The United States Supreme Court has overruled the Alabama state Supreme Court which refused to recognize a lesbian couple’s legal adoption rights.
The couple in question secured their right to adopt in the state of Georgia but the Alabama state Supreme Court refused to recognize that adoption because it was established in 2007 and, at the time, Alabama would not have recognized it.
The U.S. Supreme Court voided the Alabama court’s ruling today by reminding them that they don’t have jurisdiction over legal matters in other states.
Not so, the Supreme Court ruled. “A state may not disregard the judgment of a sister state because it disagrees with the reasoning underlying the judgment or deems it to be wrong on the merits,” its reversal said. Rather, Alabama must give “full faith and credit” to the Georgia court’s decision.
As Zack Ford at ThinkProgress points out, today’s was ruling was remarkable in that it wasn’t remarkable. No one on the Supreme Court issued a dissent.
What is perhaps most remarkable about Monday’s decision is how unremarkable it is. It was a per curiam decision, which means it was unsigned, and no justice noted a dissent. Furthermore, it did not actually rely on Obergefell at all and did not address the merits of same-sex adoption. It closed the case by treating E.L. and V.L. like any other couple, regardless of their sexual orientation.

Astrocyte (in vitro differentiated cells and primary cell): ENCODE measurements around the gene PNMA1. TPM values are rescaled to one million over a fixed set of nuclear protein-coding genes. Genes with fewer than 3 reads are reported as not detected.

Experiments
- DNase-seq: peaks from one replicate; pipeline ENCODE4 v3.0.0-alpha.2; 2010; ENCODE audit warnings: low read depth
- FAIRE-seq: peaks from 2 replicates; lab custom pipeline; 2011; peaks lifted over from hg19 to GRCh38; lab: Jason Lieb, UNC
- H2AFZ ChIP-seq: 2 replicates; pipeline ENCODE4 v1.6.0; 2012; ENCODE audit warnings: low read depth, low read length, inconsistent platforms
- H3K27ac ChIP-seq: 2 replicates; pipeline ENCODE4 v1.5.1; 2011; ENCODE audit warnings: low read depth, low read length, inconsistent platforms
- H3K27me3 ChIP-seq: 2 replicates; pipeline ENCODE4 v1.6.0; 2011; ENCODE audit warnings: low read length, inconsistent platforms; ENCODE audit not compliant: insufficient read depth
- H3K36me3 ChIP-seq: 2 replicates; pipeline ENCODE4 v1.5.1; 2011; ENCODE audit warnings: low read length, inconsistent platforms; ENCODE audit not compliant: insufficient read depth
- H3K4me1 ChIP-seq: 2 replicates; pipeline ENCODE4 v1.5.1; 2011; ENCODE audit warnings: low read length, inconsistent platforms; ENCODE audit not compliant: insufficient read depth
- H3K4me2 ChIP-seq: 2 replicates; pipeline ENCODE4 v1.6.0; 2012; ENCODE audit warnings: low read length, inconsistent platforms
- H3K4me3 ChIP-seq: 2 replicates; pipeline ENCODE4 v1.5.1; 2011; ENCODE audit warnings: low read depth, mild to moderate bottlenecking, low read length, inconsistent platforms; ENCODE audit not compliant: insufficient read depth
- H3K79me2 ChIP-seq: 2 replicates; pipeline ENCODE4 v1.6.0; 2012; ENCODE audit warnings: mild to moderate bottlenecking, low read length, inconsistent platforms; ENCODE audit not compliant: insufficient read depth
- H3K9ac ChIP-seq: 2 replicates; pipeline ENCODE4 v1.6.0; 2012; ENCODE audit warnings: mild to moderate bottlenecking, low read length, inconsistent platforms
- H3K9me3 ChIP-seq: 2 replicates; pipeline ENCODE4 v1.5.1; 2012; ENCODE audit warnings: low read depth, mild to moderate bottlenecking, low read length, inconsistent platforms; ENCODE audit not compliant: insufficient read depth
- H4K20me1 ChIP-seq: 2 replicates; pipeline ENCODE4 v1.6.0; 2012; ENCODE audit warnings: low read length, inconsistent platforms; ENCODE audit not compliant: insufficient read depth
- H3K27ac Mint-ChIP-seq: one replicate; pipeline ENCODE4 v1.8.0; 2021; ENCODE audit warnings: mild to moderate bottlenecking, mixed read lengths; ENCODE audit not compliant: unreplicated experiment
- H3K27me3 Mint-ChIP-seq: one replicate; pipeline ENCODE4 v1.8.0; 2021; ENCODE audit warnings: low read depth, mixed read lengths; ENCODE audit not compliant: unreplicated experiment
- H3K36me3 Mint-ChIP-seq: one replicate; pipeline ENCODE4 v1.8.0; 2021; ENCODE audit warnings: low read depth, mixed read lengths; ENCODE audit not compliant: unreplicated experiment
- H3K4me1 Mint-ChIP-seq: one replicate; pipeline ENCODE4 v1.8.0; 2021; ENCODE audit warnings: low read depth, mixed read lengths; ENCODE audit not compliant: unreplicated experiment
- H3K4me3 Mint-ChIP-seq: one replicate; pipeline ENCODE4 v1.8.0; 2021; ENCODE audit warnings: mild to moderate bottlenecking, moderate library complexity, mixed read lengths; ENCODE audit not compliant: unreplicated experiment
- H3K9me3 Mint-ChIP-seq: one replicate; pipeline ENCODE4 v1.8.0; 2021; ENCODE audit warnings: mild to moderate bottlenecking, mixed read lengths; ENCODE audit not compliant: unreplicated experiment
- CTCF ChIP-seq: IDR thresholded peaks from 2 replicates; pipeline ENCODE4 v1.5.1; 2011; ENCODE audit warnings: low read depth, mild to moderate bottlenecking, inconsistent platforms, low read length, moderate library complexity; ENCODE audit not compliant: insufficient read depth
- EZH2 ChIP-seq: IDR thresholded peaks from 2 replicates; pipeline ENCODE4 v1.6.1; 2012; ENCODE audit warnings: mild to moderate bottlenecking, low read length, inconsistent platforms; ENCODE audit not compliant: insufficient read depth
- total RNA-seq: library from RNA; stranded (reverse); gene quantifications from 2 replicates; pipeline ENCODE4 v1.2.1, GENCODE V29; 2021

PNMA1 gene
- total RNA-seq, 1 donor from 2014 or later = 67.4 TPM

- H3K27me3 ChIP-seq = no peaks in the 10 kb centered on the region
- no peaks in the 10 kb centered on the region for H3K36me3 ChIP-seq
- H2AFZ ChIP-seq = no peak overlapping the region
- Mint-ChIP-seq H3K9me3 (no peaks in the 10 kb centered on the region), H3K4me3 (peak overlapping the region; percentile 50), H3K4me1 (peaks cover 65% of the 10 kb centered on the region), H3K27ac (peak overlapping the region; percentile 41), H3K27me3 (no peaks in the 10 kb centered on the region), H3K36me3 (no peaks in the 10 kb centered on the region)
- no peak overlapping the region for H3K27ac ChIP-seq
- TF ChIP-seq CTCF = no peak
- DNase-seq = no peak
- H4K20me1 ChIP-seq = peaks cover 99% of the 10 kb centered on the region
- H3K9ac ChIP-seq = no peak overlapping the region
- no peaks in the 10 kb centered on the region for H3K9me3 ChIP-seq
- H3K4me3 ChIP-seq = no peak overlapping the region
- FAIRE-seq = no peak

I have to wonder if Justice Scalia’s absence is already having a major impact. Today’s positive ruling follows another ruling last week which allowed the EPA’s mercury pollution rules to take effect.
People who are far more knowledgeable about the court than I am have opined that his presence and his habit of asking absurd questions during oral arguments effectively strengthened the conservative side of the court’s positions. He’s not there to talk about broccoli or applesauce anymore.